Jan Morris, online services administrator, is integral to the seamless production of each online MCJ course, ensuring that copyrights are cleared and providing review for quality assurance. Morris also works closely with Barnes & Noble @ Boston University to help students with any textbook issues they may encounter—especially if they are overseas. “I love working with our students in the military. Anything we can do to help them come home with new skills and a career ahead of them is so gratifying to me.”
The Distance Education office’s media team consists of Senior Media Producer Robert Haley and Media Producer Charles Southworth. Together, along with part-time students working throughout the year, they plan, produce, and deliver all of the audio and visual elements associated with the MCJ online courses. The media team, over the past decade, has been able to deliver elements such as introductory videos, interactive animations, criminal scenarios, and expert interviews that look to continually enhance course content, while investigating new angles within the course.
Sharon Lipp, the online coordinator in MET’s Department of Applied Social Sciences, guides criminal justice online students through academic issues from registration to graduation, and helps identify the course facilitators who will interface with hundreds of students around the world. She works closely with MET’s Distance Education office to ensure that faculty and students are monitored and supported throughout the program. “From faculty, to coordinators, to Distance Education, everyone has a role in delivering a successful product,” explains Lipp.
“What is unique about our program is that we’ve got people who have actually worked in the profession, and our students like hearing how we handled problems, or mistakes we learned from. That’s our strength.”
—Daniel LeClair, professor and department chair
MET’s ten-course Master of Criminal Justice curriculum, both online and on campus, is taught by full-time faculty with considerable research and field experience. Professor Daniel LeClair, who chairs the Applied Social Sciences department, was with the Massachusetts Department of Correction (DOC) for 18 years, ultimately as director of research. Assistant Professor and Associate Chair Mary Ellen Mastrorilli served in corrections for 24 years, retiring in 2004 as the Superintendent of Community Corrections for the Suffolk County Sheriff’s Department. Assistant Professor Shea Cronin has been published in the Journal of Crime and Justice, Crime and Delinquency, Justice Quarterly, and other academic journals, while Associate Professor Robert Cadigan, the former director of MET’s Prison Education Program, is a published expert in technological and social issues related to emergency medical care.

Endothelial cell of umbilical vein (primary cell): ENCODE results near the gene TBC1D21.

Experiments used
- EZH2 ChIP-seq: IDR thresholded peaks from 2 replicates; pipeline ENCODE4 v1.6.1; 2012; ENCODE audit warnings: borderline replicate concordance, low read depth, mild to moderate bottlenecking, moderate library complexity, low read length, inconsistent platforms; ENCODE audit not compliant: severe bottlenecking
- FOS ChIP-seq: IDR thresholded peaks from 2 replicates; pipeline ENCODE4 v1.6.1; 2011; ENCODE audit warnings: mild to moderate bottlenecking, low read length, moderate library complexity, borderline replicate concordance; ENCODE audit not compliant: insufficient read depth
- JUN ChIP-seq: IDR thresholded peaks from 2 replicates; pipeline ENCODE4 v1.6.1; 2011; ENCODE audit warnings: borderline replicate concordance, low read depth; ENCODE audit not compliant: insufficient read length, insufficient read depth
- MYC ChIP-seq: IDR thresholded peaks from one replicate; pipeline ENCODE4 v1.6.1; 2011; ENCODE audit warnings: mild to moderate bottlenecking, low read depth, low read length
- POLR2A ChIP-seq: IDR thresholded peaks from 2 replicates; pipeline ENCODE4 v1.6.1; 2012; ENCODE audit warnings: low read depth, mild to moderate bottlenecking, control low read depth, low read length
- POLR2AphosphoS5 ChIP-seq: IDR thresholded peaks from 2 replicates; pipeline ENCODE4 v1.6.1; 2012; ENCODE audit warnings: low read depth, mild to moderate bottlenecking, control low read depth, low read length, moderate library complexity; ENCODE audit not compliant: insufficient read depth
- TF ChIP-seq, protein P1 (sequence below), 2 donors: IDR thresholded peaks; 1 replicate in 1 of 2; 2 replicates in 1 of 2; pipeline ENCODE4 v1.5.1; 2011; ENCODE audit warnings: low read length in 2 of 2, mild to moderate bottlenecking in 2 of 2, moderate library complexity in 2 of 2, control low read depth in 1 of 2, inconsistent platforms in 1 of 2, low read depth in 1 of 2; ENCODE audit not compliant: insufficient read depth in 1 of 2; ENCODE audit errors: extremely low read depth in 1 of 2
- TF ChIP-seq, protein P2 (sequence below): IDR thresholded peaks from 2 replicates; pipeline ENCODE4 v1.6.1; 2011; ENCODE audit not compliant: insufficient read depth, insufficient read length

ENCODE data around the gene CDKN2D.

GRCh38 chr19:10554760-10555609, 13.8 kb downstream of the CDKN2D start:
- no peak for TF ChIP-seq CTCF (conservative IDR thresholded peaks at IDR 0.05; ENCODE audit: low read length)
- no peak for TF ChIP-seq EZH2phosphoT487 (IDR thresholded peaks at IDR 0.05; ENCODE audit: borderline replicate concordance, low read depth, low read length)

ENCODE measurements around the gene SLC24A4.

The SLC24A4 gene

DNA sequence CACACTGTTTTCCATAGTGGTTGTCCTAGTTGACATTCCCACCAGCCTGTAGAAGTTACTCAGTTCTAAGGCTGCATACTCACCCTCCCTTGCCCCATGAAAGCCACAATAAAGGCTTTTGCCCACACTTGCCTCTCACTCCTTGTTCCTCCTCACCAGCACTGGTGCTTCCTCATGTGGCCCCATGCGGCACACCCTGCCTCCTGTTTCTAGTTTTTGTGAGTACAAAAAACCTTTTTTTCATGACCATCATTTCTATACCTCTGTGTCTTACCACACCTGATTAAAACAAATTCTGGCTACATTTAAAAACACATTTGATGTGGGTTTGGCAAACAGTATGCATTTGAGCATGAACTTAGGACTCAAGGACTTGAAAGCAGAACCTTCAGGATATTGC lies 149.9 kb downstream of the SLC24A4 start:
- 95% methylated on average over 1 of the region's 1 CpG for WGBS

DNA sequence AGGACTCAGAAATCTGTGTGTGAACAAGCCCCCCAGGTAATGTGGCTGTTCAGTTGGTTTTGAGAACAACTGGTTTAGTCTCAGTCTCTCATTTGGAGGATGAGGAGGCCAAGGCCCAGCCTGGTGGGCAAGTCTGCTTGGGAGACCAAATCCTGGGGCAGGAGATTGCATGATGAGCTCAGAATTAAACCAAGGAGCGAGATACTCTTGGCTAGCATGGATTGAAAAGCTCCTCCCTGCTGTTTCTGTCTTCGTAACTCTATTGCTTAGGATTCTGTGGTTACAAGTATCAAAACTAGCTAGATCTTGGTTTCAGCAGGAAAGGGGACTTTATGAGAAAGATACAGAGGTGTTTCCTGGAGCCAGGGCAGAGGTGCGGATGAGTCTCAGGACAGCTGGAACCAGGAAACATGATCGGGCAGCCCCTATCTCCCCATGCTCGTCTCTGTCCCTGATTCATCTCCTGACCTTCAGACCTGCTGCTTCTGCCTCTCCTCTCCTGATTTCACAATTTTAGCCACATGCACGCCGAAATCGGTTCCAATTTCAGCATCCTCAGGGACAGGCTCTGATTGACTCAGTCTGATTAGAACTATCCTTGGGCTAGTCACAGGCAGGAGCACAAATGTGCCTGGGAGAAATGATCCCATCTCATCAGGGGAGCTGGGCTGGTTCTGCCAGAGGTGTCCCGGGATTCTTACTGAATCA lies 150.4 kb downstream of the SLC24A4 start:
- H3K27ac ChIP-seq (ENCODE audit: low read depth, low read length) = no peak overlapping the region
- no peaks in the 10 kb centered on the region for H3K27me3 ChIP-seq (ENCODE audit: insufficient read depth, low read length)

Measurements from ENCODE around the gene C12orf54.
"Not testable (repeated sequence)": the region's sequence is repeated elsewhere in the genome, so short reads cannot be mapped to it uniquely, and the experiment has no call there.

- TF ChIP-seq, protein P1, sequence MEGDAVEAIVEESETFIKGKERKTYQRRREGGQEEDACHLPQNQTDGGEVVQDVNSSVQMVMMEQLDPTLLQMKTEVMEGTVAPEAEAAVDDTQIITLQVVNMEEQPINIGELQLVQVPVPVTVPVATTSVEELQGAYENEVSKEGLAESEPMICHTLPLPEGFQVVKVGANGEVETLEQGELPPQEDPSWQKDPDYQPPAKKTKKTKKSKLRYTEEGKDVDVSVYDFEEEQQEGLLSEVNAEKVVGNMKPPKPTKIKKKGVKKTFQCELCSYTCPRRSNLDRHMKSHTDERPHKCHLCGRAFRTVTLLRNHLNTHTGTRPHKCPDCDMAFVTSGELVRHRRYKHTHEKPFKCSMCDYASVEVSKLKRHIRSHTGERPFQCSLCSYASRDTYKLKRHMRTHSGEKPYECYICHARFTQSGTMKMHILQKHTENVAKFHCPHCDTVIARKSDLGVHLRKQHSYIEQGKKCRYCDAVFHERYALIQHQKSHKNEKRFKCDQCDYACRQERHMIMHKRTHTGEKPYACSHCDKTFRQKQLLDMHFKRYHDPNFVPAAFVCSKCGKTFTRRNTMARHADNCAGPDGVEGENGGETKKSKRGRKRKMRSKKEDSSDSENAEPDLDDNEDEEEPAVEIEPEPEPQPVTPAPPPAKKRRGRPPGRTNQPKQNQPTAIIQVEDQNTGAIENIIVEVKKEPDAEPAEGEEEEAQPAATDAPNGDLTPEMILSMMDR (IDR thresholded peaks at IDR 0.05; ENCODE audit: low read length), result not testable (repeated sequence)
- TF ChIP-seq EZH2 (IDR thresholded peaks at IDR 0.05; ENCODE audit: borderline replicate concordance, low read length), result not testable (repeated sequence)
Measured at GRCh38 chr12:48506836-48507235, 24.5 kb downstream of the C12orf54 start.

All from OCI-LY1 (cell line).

Not pictured are the MCJ program’s part-time faculty. Dr. Francis J. Carney, Jr., lecturer, has 35 years of justice system experience, currently as executive director of the Massachusetts Sentencing Commission. Dr. Kyung-shick Choi (MET’02), also a lecturer, is a cyber-crime expert and assistant professor of criminal justice at Bridgewater State University. Choi was Professor LeClair’s graduate assistant in 2000, helping to design and frame the initial criminal justice online course structure.
“We are constantly updating our courses so the material is current. We push students to improve their writing skills and critical thinking abilities. We educate them on the many complexities of crime and justice in our society. The MCJ degree helps students realize the import of their field and to carry out their duties mindfully and professionally.”
—Mary Ellen Mastrorilli, assistant professor and faculty coordinator for the online Master of Criminal Justice